(Dictated while taking a stroll) I have come to realizewhat a superbly contrived marionette man is. Though without strings attached, one can strut, jump, hop and, moreover, utter words, an elaborately made puppet! Who knows? At the Bon season next year, I may be a new dead invited to the Bon festival. What an evanescent world! This truth keeps slipping off our minds.

- Tsunetomo Yamamoto, The Hagakure
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Old 02-18-2009   #47
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Re: Man- Eater Passage of the Day

Thanks, Tobias. I was both fascinated and repulsed by this tasty bit of history. (I read it at what is referred to as the "dinner hour" here. Now I'll probably just stick to drinking beer tonight.) What is the source of the information?

"What does it mean to be alive except to court disaster and suffering at every moment?"

Tibet: Carnivals?
Ligotti: Ceremonies for initiating children into the cult of the sinister.
Tibet: Gas stations?
Ligotti: Nothing to say about gas stations as such, although I've always responded to the smell of gasoline as if it were a kind of perfume.
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Old 02-18-2009   #48
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Re: Man- Eater Passage of the Day

i saw a documentary on this on TV today and this article was published in 'Der Spiegel':

Europeans were Savages and Cannibals | Gather
Europe's 'Medicinal Cannibalism': The Healing Power of Death - SPIEGEL ONLINE - News - International


and here's another interesting one:

Mexicolore

(Dictated while taking a stroll) I have come to realizewhat a superbly contrived marionette man is. Though without strings attached, one can strut, jump, hop and, moreover, utter words, an elaborately made puppet! Who knows? At the Bon season next year, I may be a new dead invited to the Bon festival. What an evanescent world! This truth keeps slipping off our minds.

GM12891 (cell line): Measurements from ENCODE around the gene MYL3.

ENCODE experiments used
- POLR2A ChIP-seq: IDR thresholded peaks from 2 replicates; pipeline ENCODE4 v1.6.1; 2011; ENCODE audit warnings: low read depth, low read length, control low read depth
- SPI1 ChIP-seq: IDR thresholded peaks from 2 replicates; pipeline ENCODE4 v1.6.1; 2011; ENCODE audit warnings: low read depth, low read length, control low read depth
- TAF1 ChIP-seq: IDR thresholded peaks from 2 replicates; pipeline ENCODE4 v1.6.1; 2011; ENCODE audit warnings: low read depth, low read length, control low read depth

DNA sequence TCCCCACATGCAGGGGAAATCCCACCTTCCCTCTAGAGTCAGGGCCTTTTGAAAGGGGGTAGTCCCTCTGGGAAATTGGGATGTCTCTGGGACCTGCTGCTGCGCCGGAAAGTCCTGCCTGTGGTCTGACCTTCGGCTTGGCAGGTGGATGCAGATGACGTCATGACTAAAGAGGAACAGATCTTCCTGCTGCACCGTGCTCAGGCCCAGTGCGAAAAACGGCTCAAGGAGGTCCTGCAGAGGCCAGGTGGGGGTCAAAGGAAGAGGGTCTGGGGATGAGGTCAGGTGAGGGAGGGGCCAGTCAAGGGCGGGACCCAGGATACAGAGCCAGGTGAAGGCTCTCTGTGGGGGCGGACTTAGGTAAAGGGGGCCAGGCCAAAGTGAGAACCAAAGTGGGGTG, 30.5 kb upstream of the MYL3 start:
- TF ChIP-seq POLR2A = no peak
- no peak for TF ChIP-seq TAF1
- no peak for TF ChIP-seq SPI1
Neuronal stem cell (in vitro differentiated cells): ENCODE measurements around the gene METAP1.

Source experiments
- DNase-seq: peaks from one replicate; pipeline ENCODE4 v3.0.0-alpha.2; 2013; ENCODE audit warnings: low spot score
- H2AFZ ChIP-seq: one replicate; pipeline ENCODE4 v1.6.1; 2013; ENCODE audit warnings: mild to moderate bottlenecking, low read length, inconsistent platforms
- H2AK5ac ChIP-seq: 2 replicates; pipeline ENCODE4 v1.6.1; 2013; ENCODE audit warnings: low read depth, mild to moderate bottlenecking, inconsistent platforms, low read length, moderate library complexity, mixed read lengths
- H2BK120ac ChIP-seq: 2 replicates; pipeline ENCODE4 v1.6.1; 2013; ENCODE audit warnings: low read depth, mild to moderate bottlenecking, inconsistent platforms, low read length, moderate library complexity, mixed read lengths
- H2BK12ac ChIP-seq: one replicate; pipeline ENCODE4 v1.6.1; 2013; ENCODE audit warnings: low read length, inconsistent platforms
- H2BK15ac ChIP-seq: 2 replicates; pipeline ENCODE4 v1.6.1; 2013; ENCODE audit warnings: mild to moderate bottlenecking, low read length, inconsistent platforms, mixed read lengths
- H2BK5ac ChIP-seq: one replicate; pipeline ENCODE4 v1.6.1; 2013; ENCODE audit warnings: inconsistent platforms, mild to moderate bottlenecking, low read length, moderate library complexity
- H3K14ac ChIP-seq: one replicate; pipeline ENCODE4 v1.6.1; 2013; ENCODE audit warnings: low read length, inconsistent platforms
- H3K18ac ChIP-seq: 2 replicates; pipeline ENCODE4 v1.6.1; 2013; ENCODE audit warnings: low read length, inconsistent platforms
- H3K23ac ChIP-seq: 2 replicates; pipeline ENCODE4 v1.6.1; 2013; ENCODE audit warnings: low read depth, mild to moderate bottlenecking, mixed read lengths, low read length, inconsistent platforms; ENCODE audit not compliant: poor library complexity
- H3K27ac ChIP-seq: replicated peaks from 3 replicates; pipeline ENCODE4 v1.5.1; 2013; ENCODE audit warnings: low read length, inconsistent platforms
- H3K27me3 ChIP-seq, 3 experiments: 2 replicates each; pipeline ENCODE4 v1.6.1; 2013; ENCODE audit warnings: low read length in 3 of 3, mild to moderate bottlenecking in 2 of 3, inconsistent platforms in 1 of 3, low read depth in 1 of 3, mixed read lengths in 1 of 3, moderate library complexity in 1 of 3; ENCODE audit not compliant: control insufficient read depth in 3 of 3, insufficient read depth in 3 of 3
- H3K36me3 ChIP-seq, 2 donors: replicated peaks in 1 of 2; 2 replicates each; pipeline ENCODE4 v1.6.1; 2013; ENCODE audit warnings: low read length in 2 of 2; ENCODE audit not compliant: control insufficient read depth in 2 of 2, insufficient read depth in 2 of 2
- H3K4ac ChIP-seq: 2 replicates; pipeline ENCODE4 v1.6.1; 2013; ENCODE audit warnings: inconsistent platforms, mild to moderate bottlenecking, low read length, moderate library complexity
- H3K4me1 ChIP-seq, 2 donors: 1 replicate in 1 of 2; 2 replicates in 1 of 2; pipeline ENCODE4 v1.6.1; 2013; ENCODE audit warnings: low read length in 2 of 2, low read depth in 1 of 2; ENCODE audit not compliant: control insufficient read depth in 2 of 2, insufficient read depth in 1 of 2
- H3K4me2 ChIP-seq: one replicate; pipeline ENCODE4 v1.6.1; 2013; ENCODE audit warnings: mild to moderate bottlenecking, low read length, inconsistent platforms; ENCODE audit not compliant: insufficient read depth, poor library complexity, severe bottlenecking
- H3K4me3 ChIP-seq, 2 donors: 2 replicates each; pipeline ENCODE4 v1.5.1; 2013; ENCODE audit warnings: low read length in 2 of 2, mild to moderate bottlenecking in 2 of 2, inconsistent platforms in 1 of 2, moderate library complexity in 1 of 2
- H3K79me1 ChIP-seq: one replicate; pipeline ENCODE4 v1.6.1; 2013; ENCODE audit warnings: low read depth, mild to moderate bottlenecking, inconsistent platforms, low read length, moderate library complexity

- Tsunetomo Yamamoto, The Hagakure

Last edited by Cyril Tourneur; 02-18-2009 at 08:23 PM..
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Old 02-26-2009   #49
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Re: Man- Eater Passage of the Day

From The Trouble with Being Born (1973), by E. M. Cioran (trans. Richard Howard)

Sometimes I wish I were a cannibal—less for the pleasure of eating someone than for the pleasure of vomiting him.
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Old 03-05-2009   #50
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Re: Man- Eater Passage of the Day

Rufus is worse than a ghoul in his sin,
He walks in the graveyard merely to win
From each opened grave one infamous meal,
His meat from each carcass, he bends low to steal,
And is beaten to death by the horrors within.
Frank Belknap Long - "Rufus (Catullus)"

"What does it mean to be alive except to court disaster and suffering at every moment?"

Tibet: Carnivals?
Ligotti: Ceremonies for initiating children into the cult of the sinister.
Tibet: Gas stations?
Ligotti: Nothing to say about gas stations as such, although I've always responded to the smell of gasoline as if it were a kind of perfume.